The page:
Cyprus enjoys an intense Mediterranean climate with long dry summers starting in mid-May and lasting until mid-October and quite mild winters from December to February. Spring and autumn are effectively short intervals in between.
Cyprus has the warmest climate in the Mediterranean part of the European Union and enjoys about 300 days of sunshine per year. Summer temperatures vary between 25°C and 40°C, while winter temperatures are generally between 15°C and 20°C. Even during winter, the temperature rarely drops below +10°C.
Despite its small size, Cyprus has a vast variety of natural vegetation and is known for its sweet beauty of nature especially during the Winter and Spring months.
The total number of wild flowers growing in Cyprus is around 1.800, of which 140 are endemic. If you bear in mind that the total number of wild flowers in all Europe is 2.900, Cyprus is really a botanical paradise.
Cyprus is also well known for its wild orchids, a number of them being endemic to Cyprus.
Other plants and flowers you may find in nature are for example wild cyclamen, anemones, tulips, mahlab, sage, thyme and many more. In the forests you will find, among others, conifers and broadleaved trees such as Pinus brutia, cedar, cypresses and oaks. Ancient authors write that most of Cyprus, even the Messaoria plains, was heavily forested, and there are still considerable forests on the Troodos and Kyrenia ranges, and locally at lower altitudes. About 17% of the whole island is classified as woodland. Where there is no forest, tall shrub communities of golden oak (Quercus alnifolia), strawberry tree (Arbutus andrachne), terebinth (Pistacia terebinthus), olive (Olea europaea), kermes oak (Quercus coccifera) and styrax (Styrax officinalis) are found, but such maquis is uncommon. Over most of the island untilled ground bears a grazed covering of garrigue, largely composed of low bushes of Cistus, Genista sphacelata, Calycotoime villosa, Lithospermum hispidulum, Phaganalon rupestre and, locally, Pistacia lentiscus.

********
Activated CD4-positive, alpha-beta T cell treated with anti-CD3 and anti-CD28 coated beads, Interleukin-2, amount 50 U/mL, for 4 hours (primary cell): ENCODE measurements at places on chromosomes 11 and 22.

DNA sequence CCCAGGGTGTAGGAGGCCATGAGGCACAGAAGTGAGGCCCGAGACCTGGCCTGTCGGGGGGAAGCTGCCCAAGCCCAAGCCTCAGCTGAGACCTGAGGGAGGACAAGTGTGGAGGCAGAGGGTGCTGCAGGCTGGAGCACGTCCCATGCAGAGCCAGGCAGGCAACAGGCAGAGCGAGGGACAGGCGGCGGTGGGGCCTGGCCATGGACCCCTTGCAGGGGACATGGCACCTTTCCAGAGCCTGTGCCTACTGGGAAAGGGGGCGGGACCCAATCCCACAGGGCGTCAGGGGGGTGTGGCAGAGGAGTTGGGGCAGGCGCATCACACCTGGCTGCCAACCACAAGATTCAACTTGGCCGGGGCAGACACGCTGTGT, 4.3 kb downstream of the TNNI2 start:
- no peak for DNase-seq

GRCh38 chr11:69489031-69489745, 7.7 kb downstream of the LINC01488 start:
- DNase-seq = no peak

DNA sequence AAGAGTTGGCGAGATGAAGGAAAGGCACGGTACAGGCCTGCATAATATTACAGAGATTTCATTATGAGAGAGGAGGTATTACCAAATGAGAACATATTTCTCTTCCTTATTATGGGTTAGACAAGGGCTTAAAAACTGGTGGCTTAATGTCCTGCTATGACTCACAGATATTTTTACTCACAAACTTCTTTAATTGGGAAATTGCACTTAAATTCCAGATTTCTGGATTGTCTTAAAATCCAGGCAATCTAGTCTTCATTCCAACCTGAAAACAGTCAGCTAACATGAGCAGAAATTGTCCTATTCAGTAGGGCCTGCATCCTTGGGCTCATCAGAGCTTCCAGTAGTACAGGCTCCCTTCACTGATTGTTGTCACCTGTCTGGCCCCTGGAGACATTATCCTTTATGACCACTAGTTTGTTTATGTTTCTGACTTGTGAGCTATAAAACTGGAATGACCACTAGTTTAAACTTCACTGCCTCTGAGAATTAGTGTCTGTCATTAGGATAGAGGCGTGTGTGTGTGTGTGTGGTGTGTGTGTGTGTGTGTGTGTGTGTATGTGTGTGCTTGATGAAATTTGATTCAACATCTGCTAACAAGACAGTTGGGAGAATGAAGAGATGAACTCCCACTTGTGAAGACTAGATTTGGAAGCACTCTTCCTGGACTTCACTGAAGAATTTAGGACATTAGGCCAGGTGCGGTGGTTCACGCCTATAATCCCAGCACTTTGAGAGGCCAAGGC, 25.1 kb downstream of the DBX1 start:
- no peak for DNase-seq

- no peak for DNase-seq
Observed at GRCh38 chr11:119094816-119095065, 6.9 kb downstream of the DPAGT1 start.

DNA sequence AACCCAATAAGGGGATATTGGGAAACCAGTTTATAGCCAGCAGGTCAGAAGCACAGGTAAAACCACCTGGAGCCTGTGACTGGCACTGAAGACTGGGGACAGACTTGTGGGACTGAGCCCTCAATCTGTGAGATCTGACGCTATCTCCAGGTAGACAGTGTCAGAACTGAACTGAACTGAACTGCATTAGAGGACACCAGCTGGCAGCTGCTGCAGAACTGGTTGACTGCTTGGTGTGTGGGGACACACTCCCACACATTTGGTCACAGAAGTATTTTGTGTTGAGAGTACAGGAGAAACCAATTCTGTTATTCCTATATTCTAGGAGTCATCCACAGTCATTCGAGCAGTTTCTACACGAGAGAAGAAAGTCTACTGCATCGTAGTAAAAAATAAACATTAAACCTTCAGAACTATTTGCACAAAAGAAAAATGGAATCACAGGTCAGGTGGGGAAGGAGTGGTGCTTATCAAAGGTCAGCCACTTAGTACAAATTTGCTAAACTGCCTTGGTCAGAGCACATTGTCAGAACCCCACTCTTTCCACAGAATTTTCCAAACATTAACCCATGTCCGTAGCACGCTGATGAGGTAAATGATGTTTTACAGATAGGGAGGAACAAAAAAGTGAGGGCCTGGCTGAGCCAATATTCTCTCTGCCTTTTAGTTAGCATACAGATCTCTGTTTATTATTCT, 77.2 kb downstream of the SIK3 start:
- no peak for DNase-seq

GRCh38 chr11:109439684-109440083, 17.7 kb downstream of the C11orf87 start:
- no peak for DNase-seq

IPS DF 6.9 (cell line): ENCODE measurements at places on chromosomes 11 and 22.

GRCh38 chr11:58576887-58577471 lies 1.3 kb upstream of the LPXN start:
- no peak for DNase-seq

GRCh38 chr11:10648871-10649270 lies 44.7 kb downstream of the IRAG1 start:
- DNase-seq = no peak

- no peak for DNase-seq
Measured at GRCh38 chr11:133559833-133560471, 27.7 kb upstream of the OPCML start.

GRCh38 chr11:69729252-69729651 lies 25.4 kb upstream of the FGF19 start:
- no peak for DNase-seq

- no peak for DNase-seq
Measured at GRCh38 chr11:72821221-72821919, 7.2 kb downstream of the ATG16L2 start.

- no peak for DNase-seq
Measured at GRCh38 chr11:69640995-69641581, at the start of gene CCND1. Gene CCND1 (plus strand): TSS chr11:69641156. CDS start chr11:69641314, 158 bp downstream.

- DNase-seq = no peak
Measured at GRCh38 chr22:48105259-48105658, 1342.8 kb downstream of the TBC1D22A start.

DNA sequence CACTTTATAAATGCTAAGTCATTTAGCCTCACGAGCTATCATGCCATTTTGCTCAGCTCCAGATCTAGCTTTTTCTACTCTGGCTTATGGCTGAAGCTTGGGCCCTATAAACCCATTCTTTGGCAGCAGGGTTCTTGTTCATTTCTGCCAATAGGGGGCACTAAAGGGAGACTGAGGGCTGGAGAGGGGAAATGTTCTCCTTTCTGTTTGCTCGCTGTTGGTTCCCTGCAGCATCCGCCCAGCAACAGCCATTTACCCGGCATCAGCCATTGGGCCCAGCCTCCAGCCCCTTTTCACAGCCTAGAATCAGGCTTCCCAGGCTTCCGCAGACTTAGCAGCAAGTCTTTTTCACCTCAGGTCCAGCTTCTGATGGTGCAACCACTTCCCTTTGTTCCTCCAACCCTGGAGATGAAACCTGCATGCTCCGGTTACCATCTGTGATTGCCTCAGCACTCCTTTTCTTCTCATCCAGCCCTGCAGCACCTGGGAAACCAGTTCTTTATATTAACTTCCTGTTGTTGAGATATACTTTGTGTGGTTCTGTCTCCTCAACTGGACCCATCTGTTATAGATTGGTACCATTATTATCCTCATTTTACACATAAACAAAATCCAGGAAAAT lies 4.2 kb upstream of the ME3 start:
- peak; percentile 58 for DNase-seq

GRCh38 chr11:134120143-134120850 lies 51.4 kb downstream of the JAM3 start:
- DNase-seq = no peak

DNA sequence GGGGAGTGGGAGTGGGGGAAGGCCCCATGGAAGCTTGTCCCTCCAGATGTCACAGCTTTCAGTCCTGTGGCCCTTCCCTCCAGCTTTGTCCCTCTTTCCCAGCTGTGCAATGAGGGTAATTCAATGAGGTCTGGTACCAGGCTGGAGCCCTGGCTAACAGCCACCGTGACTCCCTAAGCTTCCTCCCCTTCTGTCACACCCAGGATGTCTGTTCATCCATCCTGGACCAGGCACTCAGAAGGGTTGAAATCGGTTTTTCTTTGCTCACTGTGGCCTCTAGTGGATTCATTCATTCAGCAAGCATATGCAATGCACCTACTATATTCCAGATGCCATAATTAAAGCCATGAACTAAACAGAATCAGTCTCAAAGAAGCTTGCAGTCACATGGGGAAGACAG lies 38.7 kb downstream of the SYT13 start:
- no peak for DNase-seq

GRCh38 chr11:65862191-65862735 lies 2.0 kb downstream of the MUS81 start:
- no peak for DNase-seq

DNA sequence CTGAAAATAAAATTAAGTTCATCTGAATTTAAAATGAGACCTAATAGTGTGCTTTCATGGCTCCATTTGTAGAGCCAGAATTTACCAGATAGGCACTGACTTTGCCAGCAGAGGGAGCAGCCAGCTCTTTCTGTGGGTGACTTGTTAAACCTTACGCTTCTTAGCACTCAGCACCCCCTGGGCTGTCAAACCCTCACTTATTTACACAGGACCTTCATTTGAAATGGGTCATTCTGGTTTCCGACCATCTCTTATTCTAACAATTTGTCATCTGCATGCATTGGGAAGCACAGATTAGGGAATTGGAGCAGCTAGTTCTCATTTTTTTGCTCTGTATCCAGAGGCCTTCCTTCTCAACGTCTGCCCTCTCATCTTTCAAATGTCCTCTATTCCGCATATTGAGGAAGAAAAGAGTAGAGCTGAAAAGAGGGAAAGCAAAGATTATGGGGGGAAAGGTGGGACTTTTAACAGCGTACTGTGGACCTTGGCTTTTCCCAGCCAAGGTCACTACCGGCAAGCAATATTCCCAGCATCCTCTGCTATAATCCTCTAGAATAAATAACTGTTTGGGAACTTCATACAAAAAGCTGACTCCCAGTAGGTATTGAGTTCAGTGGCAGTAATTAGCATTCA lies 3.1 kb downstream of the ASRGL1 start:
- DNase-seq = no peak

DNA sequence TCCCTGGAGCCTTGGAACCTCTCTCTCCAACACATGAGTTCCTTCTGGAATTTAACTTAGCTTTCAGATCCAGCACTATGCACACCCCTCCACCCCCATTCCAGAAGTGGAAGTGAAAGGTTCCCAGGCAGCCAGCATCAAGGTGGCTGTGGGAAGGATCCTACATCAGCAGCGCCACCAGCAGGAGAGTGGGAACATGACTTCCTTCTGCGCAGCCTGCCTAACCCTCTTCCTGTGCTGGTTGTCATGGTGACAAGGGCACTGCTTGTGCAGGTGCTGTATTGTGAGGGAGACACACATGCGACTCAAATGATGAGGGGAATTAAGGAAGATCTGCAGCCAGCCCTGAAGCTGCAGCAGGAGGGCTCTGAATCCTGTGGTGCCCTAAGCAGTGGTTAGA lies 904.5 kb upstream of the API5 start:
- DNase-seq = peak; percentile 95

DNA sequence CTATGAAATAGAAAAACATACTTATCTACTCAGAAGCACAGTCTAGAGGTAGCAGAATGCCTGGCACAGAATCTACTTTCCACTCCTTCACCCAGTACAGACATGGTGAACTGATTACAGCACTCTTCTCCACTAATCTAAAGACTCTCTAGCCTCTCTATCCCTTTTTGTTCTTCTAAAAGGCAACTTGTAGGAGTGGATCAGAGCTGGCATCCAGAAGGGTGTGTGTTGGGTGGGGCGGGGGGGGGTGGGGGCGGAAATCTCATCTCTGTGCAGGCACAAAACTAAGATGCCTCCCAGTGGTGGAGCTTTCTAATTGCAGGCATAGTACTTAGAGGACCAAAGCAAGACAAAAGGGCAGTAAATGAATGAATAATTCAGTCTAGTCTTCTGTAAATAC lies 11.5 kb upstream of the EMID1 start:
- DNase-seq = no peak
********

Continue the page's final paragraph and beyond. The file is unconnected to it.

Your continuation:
Cyprus is characterised by its rich and diverse fauna, which includes, among others, 36 species of mammals, 380 bird species, 22 reptile species, 3 amphibian species, 200 fish species and more than 5000 insect species.
Regarding the 36 mammal species that have been recorded in Cyprus, 19 of these are bats, 12 are terrestrial mammals, 4 are dolphins and one is a seal. The largest mammal is the endemic mouflon (Ovis orientalis ophion) [a wild sheep species].
Cyprus is located in one of the eight most important bird migratory routes, extending from Europe to Africa and vice versa. It is also considered as an important area for avifauna in Europe, having high levels of diversity and endemism. So far, the number of bird species recorded in Cyprus is 380. Out of these, more than 50 species are permanent residents of the island.
There are also 22 reptile species living in Cyprus, of which 8 are snakes (one endemic species and two endemic subspecies), 11 are lizards and 3 are turtles (2 sea turtles and 1 freshwater turtle). Three of the snakes found in Cyprus are poisonous, but only one can be harmful to man (Macrovipera lebetina). Three frog species are included in the amphibians.
According to Fauna Europaea, the number of representatives of the insect fauna known to occur in Cyprus is approximately 5000. One of the most important group of insects, are butterflies, which belong to the order Lepidoptera. There are 52 species in Cyprus, 9 of which are endemic butterflies.